HR business partner jobs offer great career development potential. We explore the role in more detail.
Are there a lot of HR business partner jobs available?
The HR business partner jobs market is looking pretty good right now because businesses are focusing on hiring generalists. Even a relatively small company is likely to have three or four HR business partners and – because of their importance – will always replace these individuals when they move on.
Is the market for HR business partner jobs competitive?
HR business partner roles are very popular, primarily because they offer a great springboard for future career success. The market can be competitive as a result, so you’ll need to make yourself stand out to secure one of these jobs.
What does a HR business partner job actually involve?
Often known as HR generalists or HR managers, HR business partners should be exactly that – they should partner with the business to implement the HR strategy and policy. As an example, they are fully involved in performance management, redundancies, outplacement and compromise agreements.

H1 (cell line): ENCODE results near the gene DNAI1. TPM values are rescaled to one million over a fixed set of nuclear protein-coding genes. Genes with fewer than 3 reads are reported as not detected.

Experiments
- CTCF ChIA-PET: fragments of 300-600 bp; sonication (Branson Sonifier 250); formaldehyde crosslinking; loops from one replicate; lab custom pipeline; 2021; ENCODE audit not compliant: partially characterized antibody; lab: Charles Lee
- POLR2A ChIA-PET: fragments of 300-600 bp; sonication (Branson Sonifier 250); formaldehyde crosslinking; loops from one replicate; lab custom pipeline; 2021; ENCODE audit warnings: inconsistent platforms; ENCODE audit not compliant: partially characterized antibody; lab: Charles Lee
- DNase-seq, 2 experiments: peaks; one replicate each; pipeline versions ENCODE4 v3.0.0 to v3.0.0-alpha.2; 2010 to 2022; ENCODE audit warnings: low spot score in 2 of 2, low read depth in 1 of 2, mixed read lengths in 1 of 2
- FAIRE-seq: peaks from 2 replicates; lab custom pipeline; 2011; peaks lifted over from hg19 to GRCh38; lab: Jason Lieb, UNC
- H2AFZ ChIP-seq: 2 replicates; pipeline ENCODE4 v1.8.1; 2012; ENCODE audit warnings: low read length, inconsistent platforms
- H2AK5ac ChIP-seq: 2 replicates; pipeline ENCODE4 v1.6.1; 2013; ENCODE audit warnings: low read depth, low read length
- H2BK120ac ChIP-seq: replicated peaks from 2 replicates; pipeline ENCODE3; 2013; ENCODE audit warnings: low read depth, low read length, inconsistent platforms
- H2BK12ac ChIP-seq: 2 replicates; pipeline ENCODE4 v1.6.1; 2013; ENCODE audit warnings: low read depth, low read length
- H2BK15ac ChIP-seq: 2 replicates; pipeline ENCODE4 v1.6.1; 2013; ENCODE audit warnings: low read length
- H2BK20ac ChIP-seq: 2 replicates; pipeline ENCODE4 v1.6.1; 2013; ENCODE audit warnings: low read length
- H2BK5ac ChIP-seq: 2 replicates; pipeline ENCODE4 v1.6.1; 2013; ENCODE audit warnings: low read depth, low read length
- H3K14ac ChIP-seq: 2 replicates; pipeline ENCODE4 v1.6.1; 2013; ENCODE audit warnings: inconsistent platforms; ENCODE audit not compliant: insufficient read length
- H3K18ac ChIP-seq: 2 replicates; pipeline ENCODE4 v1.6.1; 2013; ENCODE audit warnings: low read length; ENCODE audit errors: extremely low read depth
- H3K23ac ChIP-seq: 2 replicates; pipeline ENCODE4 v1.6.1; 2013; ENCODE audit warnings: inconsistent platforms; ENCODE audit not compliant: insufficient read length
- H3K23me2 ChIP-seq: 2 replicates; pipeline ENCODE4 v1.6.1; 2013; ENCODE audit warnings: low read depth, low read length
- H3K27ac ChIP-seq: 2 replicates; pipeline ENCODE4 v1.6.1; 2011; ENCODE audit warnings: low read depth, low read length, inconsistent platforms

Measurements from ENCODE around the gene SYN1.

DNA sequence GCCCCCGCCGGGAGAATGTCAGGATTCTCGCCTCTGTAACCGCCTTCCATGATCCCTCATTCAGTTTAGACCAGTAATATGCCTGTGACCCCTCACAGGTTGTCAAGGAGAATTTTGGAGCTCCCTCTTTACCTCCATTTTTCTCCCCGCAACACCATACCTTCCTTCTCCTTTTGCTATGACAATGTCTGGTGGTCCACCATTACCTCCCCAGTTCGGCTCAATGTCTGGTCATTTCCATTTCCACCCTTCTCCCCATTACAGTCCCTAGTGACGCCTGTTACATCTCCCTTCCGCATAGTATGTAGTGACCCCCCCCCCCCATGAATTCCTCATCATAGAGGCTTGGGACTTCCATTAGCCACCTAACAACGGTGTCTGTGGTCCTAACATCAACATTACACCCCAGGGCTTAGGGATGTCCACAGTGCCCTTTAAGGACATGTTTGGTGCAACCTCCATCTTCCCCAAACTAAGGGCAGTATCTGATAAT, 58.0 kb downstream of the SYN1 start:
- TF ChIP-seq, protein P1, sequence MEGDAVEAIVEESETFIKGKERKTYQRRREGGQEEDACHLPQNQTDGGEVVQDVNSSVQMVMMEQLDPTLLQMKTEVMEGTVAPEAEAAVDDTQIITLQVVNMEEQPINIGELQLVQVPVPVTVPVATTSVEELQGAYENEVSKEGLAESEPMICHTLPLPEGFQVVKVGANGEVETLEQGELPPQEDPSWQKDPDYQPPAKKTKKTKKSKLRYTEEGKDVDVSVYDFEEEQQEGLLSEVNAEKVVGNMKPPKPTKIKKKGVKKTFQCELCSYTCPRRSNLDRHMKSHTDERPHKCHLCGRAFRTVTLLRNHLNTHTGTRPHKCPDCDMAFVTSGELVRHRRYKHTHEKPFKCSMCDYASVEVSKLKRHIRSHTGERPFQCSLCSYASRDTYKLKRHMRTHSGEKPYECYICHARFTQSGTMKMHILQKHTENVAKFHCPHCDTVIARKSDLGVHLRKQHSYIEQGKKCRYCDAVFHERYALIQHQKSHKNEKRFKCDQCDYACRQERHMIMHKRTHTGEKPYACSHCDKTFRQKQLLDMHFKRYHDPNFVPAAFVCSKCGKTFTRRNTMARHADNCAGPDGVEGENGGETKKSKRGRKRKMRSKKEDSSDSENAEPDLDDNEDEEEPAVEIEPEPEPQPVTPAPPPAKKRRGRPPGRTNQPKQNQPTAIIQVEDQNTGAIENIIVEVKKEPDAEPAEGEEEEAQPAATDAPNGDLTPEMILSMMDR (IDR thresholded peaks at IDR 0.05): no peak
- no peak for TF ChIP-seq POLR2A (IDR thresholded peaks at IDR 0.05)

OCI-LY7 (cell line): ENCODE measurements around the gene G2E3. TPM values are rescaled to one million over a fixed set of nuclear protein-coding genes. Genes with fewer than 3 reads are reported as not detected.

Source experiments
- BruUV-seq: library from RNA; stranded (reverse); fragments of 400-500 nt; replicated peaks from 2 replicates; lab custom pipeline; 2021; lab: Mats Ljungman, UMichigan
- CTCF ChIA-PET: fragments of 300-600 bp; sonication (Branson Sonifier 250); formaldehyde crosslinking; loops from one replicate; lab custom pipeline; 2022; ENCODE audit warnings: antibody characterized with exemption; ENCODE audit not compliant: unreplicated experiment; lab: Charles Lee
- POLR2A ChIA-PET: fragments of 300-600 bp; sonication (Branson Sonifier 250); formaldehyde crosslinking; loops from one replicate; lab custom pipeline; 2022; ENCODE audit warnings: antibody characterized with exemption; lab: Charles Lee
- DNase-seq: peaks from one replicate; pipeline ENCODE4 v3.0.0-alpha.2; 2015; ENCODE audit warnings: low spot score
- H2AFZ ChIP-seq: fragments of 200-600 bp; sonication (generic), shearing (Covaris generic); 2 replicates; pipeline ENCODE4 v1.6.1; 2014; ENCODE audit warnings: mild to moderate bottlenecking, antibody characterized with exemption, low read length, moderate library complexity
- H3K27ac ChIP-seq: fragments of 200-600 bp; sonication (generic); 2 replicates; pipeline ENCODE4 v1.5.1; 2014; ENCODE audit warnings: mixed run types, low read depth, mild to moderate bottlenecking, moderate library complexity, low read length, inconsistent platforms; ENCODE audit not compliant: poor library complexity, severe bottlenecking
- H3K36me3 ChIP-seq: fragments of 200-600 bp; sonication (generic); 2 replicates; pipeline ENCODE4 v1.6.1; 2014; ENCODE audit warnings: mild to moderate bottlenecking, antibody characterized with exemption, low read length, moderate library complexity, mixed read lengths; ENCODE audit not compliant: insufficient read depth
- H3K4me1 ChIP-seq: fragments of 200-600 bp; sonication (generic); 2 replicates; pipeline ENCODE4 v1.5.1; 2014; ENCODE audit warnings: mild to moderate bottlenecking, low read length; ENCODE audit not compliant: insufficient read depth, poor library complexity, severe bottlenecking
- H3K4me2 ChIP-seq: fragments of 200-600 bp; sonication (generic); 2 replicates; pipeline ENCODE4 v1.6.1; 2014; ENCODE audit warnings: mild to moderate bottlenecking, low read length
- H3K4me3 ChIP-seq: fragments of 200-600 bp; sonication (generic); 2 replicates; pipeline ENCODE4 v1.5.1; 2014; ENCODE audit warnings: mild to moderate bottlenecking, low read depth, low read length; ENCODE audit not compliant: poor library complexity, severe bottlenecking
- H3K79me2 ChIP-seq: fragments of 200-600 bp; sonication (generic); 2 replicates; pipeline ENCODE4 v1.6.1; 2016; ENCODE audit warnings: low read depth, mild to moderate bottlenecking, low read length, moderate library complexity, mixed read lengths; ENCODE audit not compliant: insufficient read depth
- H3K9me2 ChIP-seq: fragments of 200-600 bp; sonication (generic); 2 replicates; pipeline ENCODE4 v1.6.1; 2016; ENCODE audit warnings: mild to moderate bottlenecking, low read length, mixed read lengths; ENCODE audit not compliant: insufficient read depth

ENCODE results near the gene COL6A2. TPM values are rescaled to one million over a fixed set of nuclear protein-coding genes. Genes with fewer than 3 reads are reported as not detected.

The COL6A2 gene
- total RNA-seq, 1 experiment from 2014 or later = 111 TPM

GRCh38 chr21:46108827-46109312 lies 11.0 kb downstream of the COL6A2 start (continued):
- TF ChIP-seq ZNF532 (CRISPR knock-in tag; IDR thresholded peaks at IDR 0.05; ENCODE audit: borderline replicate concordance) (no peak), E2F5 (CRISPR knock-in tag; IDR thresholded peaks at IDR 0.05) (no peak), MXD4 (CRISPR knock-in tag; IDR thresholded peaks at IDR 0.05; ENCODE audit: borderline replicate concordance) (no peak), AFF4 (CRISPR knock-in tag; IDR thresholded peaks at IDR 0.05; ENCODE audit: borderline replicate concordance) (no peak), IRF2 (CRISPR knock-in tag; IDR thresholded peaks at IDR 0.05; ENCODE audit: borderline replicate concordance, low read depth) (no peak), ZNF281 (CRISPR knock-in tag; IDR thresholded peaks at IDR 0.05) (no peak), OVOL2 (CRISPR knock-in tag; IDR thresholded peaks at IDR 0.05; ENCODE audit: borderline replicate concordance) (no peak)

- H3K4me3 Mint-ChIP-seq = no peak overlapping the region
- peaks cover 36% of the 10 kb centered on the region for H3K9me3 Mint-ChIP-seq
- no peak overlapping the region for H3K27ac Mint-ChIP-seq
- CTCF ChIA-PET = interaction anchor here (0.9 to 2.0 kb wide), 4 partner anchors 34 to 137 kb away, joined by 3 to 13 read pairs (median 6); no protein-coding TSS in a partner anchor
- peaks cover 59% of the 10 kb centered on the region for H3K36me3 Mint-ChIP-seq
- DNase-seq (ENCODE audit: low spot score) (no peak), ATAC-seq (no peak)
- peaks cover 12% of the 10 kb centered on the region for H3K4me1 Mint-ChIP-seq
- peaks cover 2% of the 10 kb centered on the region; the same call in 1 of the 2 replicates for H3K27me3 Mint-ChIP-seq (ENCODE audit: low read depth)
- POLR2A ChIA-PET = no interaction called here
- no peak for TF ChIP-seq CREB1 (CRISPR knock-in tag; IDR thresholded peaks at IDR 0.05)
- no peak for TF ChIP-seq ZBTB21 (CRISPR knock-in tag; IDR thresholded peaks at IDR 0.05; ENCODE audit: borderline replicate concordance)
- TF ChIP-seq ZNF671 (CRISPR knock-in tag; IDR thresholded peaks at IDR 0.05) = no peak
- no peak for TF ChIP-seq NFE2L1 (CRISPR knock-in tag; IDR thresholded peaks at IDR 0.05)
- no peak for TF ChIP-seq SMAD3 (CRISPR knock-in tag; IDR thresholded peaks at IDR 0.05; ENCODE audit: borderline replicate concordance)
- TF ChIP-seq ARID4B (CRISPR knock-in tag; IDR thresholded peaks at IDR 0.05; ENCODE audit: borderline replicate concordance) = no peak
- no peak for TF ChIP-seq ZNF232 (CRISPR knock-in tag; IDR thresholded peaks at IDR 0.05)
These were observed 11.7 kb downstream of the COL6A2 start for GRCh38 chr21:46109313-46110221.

Other typical responsibilities include:
- Performance management
- Talent management
- Succession planning
- Learning and development
- Employee relations
HR business partner roles are very popular, primarily because they offer a great springboard for future career success.
How do I become an HR business partner?
Most HR business partners we place come from a junior-level generalist background. But we also see professionals who had previously specialised in a specific HR area (such as learning and development, reward and employee relations) securing these roles.
Employers want someone who works well as an account manager, has the ability to interact at a senior level and has strong client relationship management skills. If you have commercial understanding of how a business operates and understand industry jargon, this is also a plus.
What scope for progression is there?
Career development opportunities are excellent. The skills you will develop in these roles – particularly business partnering – are highly transferable to a number of non-HR areas. But if you choose to stay in HR – as most people do – you can progress in to a specialist or senior generalist role.